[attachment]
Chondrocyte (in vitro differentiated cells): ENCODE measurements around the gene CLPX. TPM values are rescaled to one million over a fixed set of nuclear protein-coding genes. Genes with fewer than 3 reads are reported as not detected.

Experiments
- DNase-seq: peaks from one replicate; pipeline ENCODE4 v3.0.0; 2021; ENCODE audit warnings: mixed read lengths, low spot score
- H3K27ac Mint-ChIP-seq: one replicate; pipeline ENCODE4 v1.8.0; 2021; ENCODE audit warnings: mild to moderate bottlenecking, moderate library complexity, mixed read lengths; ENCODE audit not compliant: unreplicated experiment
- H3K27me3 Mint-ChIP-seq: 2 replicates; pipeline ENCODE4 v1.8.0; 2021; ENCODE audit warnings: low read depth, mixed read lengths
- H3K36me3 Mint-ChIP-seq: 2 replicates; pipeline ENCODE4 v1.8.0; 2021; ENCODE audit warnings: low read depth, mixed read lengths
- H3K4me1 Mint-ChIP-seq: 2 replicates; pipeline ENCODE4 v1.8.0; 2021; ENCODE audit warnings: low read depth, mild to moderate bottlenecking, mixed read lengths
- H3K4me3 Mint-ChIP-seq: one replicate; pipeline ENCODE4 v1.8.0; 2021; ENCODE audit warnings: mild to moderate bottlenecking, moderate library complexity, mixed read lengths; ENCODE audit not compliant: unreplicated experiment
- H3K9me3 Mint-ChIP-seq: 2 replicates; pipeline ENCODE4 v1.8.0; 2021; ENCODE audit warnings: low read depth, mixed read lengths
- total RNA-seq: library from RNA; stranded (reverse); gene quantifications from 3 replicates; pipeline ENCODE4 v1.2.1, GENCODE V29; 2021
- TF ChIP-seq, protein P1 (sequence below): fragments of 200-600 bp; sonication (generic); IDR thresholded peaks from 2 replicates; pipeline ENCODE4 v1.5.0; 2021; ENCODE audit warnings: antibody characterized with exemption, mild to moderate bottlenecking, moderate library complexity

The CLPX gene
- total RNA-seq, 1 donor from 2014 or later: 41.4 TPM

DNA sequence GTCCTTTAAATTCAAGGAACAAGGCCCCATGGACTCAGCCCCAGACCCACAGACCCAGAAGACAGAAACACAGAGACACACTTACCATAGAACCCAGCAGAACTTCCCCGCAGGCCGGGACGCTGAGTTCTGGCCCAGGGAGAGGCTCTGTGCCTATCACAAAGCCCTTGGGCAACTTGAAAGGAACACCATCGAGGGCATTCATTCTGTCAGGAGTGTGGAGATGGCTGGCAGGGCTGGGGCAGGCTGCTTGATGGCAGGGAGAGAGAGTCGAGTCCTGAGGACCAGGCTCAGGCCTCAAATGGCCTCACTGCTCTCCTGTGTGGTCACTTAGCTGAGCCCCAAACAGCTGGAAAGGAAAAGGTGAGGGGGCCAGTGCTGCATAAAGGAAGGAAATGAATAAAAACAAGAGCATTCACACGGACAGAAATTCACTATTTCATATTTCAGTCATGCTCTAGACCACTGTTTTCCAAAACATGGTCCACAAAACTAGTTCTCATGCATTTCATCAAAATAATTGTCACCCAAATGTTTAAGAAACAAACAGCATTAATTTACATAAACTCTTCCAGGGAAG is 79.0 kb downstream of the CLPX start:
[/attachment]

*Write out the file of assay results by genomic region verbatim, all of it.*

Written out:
Chondrocyte (in vitro differentiated cells): ENCODE measurements around the gene CLPX. TPM values are rescaled to one million over a fixed set of nuclear protein-coding genes. Genes with fewer than 3 reads are reported as not detected.

Experiments
- DNase-seq: peaks from one replicate; pipeline ENCODE4 v3.0.0; 2021; ENCODE audit warnings: mixed read lengths, low spot score
- H3K27ac Mint-ChIP-seq: one replicate; pipeline ENCODE4 v1.8.0; 2021; ENCODE audit warnings: mild to moderate bottlenecking, moderate library complexity, mixed read lengths; ENCODE audit not compliant: unreplicated experiment
- H3K27me3 Mint-ChIP-seq: 2 replicates; pipeline ENCODE4 v1.8.0; 2021; ENCODE audit warnings: low read depth, mixed read lengths
- H3K36me3 Mint-ChIP-seq: 2 replicates; pipeline ENCODE4 v1.8.0; 2021; ENCODE audit warnings: low read depth, mixed read lengths
- H3K4me1 Mint-ChIP-seq: 2 replicates; pipeline ENCODE4 v1.8.0; 2021; ENCODE audit warnings: low read depth, mild to moderate bottlenecking, mixed read lengths
- H3K4me3 Mint-ChIP-seq: one replicate; pipeline ENCODE4 v1.8.0; 2021; ENCODE audit warnings: mild to moderate bottlenecking, moderate library complexity, mixed read lengths; ENCODE audit not compliant: unreplicated experiment
- H3K9me3 Mint-ChIP-seq: 2 replicates; pipeline ENCODE4 v1.8.0; 2021; ENCODE audit warnings: low read depth, mixed read lengths
- total RNA-seq: library from RNA; stranded (reverse); gene quantifications from 3 replicates; pipeline ENCODE4 v1.2.1, GENCODE V29; 2021
- TF ChIP-seq, protein P1 (sequence below): fragments of 200-600 bp; sonication (generic); IDR thresholded peaks from 2 replicates; pipeline ENCODE4 v1.5.0; 2021; ENCODE audit warnings: antibody characterized with exemption, mild to moderate bottlenecking, moderate library complexity

The CLPX gene
- total RNA-seq, 1 donor from 2014 or later: 41.4 TPM

DNA sequence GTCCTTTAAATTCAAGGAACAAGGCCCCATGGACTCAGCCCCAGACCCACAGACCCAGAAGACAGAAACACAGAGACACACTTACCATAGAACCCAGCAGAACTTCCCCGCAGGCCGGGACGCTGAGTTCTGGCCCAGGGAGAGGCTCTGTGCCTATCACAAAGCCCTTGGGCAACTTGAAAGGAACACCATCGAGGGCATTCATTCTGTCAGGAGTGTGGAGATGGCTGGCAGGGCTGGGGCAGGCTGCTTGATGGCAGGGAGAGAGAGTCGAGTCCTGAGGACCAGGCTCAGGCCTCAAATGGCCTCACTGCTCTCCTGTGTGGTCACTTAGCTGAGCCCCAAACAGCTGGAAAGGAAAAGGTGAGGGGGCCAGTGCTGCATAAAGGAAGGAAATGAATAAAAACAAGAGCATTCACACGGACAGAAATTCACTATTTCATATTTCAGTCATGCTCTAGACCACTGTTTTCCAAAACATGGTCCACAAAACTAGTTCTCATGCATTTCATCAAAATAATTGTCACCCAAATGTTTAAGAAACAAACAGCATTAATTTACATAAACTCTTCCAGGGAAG is 79.0 kb downstream of the CLPX start: